What Is Overhead?

Written by True Tamplin, BSc, CEPF®

Reviewed by Editorial Team

Updated on March 12, 2023

Overhead Definition

Overhead refers to the ongoing costs of running a business that are not directly related to creating or selling a product or service.

It includes expenses like rent, utilities, office supplies, repairs or maintenance, insurance, taxes, and so on.

Knowing these costs is important for budgeting because it reflects the minimum income a business must earn to break even, even if they don't make or sell any products.

For example, if a business' overhead costs for a month are $50,000, then the company's owners know that the business must earn a minimum of $50,000 in revenue just to cover the cost of doing business.

Define Overhead in Simple Terms

Overhead costs are generally fixed, although some may be variable with the level of production.

For example, if a company goes from running a factory only during business hours to running the factory 24/7, then the cost of utilities will go up.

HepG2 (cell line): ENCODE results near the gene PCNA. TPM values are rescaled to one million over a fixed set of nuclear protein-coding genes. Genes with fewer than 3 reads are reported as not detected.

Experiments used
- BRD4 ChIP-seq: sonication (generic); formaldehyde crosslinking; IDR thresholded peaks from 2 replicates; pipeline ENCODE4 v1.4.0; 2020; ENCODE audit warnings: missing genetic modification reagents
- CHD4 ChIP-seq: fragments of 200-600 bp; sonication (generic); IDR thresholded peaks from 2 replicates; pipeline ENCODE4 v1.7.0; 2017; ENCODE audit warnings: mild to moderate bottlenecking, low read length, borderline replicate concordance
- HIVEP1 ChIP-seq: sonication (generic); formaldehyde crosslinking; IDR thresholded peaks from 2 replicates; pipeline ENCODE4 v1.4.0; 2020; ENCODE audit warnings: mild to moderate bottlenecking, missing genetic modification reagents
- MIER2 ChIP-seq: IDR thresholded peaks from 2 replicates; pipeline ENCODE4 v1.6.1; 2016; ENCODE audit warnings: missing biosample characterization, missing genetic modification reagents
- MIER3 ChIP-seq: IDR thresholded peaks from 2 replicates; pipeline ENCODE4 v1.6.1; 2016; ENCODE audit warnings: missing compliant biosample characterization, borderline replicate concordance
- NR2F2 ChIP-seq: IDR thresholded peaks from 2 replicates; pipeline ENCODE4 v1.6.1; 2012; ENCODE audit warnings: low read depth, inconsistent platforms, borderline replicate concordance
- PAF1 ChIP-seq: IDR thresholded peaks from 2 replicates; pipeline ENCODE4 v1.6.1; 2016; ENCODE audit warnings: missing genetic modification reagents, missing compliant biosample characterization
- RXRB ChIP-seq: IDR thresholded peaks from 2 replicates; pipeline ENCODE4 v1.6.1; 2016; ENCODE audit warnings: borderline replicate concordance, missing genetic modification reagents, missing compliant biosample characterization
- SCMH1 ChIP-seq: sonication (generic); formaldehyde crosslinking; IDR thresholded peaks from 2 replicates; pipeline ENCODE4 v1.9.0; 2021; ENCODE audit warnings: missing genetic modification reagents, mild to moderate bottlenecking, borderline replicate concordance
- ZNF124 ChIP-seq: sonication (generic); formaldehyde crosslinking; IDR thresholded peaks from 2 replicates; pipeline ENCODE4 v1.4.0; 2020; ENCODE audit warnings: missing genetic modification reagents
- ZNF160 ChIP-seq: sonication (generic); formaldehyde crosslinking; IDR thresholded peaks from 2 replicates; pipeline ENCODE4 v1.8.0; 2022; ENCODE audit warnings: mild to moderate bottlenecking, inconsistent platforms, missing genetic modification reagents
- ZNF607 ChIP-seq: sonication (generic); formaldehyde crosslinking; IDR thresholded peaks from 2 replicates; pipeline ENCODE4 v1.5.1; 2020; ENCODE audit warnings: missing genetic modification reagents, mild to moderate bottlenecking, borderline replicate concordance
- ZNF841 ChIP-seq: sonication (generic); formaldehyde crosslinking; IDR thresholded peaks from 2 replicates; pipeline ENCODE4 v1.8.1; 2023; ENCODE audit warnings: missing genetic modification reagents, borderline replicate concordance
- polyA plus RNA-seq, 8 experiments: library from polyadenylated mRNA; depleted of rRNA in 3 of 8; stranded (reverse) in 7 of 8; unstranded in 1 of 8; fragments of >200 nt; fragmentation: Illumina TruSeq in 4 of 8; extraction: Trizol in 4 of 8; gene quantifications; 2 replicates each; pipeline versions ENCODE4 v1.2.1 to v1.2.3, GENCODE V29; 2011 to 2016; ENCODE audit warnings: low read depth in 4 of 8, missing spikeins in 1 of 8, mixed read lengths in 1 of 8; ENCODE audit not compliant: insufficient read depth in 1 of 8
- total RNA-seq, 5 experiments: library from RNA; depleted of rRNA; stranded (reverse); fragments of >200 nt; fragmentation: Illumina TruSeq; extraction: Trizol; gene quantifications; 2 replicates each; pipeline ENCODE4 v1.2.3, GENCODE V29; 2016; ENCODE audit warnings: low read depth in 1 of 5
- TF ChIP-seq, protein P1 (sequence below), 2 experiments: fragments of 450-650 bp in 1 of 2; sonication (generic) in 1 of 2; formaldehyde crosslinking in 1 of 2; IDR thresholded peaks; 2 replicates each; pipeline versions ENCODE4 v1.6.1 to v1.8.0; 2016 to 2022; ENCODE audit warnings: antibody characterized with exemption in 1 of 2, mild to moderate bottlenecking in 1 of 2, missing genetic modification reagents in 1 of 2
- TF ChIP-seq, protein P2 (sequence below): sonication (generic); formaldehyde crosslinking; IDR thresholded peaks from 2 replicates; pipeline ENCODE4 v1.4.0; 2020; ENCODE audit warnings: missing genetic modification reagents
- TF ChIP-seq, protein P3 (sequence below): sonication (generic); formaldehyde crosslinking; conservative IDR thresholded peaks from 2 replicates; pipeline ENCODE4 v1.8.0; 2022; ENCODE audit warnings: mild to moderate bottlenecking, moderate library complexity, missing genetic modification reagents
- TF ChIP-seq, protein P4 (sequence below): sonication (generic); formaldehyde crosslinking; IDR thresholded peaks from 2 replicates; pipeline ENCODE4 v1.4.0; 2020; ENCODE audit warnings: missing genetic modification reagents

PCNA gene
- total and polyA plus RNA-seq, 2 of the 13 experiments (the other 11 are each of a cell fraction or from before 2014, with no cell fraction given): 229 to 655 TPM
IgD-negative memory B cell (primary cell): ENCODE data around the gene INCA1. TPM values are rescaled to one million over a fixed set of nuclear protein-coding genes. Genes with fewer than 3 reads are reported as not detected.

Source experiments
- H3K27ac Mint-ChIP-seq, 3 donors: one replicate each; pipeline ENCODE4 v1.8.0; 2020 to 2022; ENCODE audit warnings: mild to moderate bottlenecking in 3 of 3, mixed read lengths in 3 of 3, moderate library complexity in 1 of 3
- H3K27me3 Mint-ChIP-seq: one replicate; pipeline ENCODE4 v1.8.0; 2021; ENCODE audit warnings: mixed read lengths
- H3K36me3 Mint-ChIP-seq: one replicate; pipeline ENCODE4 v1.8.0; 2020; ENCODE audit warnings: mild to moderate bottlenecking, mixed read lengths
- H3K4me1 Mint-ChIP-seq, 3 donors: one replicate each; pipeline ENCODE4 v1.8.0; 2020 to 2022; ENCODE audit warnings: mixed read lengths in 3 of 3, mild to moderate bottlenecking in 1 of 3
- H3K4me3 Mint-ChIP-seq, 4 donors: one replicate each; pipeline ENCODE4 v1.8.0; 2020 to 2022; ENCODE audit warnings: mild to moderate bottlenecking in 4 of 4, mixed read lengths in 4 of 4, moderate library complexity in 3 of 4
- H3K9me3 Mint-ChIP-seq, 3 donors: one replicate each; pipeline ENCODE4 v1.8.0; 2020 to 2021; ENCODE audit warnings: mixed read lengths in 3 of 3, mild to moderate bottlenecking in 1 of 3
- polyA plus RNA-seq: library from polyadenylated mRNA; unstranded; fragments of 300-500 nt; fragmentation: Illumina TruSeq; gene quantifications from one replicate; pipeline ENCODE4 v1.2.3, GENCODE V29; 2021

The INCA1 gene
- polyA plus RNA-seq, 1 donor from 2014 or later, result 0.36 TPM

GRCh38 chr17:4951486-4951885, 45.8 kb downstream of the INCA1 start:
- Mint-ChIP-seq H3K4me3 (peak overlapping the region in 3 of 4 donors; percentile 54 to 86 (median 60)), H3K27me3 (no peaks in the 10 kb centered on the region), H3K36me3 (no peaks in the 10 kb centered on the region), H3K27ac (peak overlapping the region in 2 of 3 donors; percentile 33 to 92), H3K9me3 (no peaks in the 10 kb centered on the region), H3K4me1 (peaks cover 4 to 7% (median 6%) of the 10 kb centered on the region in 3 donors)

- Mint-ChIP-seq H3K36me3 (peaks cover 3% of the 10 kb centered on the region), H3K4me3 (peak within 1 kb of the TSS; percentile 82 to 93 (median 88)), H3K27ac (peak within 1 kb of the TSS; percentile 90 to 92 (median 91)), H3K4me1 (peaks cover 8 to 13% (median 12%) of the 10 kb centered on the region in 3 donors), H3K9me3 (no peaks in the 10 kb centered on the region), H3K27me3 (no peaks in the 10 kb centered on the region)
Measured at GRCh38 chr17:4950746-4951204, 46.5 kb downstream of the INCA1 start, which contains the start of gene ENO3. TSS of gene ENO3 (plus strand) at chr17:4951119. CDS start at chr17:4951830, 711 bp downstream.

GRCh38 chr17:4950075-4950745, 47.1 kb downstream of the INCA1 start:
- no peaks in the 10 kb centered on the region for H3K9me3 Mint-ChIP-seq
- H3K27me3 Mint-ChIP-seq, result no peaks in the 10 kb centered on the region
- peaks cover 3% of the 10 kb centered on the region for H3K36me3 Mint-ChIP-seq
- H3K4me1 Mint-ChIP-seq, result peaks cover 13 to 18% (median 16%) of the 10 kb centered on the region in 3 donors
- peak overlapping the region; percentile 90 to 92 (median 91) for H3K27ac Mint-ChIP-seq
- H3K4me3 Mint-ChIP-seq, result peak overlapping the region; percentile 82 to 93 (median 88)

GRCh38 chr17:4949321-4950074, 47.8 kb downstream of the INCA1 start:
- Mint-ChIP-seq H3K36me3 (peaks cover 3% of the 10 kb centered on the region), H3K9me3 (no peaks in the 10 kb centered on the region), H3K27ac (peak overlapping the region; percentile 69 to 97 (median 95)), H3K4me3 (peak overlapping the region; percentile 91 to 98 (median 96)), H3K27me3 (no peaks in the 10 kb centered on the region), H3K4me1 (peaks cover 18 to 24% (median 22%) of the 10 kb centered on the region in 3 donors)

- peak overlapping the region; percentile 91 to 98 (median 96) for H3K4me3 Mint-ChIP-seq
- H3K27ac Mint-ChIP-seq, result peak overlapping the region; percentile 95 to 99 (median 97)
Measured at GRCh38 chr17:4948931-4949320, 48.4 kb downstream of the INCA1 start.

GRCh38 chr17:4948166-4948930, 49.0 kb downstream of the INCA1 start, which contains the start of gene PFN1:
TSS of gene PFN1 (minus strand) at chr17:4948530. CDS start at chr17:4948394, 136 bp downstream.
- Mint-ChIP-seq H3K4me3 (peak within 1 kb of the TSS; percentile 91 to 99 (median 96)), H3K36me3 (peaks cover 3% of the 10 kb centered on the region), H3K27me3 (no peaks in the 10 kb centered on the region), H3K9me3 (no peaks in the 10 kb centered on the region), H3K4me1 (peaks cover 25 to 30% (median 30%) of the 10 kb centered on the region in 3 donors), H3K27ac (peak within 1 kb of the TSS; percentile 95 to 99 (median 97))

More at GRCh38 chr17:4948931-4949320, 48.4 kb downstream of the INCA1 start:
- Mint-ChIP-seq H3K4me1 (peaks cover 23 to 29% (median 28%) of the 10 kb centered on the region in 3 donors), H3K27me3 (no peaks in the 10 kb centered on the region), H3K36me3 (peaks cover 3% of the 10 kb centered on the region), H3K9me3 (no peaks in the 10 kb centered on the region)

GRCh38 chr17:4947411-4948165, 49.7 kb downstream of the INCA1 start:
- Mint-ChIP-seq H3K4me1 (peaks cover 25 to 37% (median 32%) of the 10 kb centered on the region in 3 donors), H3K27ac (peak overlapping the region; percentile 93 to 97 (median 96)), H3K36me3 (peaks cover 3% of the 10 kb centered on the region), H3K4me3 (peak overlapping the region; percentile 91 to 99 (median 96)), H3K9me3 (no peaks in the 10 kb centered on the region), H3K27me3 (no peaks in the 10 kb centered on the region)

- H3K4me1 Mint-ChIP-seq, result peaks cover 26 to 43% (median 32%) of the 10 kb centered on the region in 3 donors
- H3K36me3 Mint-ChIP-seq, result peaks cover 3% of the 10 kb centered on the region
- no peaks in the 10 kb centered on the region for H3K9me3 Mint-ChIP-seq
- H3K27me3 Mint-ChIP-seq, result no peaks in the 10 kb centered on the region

Overhead Example

Overhead costs are recorded on a company's income statement.

Overhead is often segmented into different categories.

Administrative overhead can apply to the accountants, human resources representatives, and managers needed to run the business.

Selling overhead applies to the cost of selling goods or services, such as marketing and advertisements.

Overhead FAQs

About the Author

True Tamplin, BSc, CEPF®

True Tamplin is a published author, public speaker, CEO of UpDigital, and founder of Finance Strategists.

True is a Certified Educator in Personal Finance (CEPF®), author of The Handy Financial Ratios Guide, a member of the Society for Advancing Business Editing and Writing, contributes to his financial education site, Finance Strategists, and has spoken to various financial communities such as the CFA Institute, as well as university students like his Alma mater, Biola University, where he received a bachelor of science in business and data analytics.

To learn more about True, visit his personal website, view his author profile on Amazon, or check out his speaker profile on the CFA Institute website.

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